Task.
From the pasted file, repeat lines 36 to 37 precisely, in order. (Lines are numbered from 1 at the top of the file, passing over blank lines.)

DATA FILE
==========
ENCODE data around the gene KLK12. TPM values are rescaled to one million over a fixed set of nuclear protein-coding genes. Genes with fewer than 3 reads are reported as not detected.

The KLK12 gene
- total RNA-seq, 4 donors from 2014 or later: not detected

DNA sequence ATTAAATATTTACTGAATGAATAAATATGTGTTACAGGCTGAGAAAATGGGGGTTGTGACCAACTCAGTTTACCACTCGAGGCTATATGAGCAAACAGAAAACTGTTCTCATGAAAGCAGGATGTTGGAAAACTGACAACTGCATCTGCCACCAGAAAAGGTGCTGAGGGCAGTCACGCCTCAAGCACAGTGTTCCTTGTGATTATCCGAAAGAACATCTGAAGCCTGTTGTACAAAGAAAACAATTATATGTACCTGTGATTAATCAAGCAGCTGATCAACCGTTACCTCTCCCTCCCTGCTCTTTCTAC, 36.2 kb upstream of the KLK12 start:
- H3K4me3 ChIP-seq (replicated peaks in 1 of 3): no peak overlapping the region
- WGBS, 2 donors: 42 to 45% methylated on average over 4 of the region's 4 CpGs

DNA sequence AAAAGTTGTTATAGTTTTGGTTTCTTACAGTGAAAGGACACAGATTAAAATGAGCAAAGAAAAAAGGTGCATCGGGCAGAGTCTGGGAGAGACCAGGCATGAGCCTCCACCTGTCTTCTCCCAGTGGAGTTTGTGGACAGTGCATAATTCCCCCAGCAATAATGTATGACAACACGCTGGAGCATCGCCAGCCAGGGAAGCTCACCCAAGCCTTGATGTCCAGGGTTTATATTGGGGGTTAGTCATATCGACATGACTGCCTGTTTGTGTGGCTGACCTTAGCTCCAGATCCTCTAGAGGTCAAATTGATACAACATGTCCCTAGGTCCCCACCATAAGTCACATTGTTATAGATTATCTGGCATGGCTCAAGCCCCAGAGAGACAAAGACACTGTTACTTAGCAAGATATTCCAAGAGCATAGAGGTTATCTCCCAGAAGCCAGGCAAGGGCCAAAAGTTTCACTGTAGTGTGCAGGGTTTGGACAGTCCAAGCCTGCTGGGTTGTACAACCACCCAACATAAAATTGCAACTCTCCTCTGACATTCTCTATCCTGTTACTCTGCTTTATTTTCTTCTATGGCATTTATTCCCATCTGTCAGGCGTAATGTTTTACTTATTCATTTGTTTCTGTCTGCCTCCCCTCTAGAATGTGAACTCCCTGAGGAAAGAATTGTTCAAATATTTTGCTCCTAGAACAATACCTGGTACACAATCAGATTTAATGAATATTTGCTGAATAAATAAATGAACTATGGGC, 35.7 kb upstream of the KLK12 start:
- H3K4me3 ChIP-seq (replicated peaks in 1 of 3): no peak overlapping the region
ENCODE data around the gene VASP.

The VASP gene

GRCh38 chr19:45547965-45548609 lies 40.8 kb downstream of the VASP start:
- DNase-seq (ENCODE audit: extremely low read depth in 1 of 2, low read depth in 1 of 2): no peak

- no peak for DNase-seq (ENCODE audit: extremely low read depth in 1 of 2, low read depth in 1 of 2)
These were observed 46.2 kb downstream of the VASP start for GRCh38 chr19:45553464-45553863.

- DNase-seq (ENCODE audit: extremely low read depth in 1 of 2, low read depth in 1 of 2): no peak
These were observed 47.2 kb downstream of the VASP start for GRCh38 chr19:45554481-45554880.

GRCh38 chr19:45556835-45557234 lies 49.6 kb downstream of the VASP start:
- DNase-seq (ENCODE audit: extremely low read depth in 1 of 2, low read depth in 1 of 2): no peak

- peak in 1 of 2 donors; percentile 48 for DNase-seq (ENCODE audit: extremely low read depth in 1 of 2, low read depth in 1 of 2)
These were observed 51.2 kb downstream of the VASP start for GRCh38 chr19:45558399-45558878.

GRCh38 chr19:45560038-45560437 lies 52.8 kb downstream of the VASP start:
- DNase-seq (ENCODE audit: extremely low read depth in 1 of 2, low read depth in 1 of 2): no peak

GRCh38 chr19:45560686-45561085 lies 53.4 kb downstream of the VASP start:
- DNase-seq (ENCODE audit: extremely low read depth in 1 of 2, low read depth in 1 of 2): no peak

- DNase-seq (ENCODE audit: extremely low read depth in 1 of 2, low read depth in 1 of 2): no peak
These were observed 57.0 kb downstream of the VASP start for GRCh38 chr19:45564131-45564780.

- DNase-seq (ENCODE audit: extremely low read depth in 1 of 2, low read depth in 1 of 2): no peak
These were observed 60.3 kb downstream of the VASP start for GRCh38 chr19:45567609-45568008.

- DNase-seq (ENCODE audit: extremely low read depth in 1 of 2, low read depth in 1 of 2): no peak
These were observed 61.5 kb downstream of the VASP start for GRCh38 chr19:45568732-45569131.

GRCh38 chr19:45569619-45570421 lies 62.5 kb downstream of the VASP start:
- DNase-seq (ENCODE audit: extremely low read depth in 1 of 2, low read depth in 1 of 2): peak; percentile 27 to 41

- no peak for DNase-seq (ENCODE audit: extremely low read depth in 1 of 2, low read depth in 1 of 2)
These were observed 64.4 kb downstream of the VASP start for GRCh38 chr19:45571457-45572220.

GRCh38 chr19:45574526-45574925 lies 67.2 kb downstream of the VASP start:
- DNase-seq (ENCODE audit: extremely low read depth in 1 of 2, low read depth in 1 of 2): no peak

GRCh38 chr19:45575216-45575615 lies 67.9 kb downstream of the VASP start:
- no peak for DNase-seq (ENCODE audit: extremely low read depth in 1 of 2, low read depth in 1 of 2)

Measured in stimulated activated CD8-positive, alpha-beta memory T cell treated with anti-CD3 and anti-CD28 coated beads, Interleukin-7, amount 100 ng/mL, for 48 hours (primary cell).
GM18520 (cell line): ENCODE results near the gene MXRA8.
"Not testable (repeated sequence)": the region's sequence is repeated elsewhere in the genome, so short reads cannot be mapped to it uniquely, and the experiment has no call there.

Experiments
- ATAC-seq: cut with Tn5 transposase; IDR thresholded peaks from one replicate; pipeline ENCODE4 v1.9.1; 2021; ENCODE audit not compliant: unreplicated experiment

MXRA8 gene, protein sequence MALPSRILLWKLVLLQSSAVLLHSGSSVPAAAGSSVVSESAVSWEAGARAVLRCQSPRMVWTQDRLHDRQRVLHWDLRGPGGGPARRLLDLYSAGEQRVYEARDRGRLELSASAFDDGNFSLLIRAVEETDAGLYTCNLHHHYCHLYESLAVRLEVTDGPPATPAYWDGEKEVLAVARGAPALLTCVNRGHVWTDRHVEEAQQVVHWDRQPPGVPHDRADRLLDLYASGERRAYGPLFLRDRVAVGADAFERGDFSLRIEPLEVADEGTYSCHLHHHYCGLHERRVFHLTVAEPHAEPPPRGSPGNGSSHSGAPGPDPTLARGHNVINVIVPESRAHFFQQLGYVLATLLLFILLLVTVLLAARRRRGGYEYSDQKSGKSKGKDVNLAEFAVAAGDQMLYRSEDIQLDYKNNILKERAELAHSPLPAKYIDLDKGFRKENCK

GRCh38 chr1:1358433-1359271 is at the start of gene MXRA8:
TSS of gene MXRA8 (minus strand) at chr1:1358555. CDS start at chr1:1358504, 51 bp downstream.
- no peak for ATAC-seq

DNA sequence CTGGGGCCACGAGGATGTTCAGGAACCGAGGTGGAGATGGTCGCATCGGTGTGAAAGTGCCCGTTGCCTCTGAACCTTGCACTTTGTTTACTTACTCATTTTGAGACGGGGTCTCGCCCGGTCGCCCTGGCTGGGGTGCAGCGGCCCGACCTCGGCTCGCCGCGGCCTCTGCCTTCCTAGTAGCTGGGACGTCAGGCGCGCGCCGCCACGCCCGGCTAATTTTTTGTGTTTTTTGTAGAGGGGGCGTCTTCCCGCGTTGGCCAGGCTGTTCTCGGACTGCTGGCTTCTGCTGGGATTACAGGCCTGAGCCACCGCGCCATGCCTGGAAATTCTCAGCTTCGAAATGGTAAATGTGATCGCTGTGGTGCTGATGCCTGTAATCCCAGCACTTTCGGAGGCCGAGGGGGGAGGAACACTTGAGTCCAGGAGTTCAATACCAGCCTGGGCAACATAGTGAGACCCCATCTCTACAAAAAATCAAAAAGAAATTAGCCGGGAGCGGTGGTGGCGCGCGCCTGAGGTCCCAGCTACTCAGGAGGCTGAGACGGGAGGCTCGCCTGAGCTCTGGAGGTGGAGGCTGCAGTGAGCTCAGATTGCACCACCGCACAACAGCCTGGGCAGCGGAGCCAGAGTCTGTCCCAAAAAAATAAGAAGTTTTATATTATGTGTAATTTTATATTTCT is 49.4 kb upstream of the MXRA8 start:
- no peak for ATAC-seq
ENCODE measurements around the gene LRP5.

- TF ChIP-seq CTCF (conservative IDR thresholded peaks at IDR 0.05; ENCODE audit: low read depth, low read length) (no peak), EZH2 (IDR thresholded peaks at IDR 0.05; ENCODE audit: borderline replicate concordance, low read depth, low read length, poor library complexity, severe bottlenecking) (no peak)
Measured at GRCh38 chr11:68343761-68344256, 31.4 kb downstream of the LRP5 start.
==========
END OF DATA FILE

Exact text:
- DNase-seq (ENCODE audit: extremely low read depth in 1 of 2, low read depth in 1 of 2): no peak

GRCh38 chr19:45575216-45575615 lies 67.9 kb downstream of the VASP start: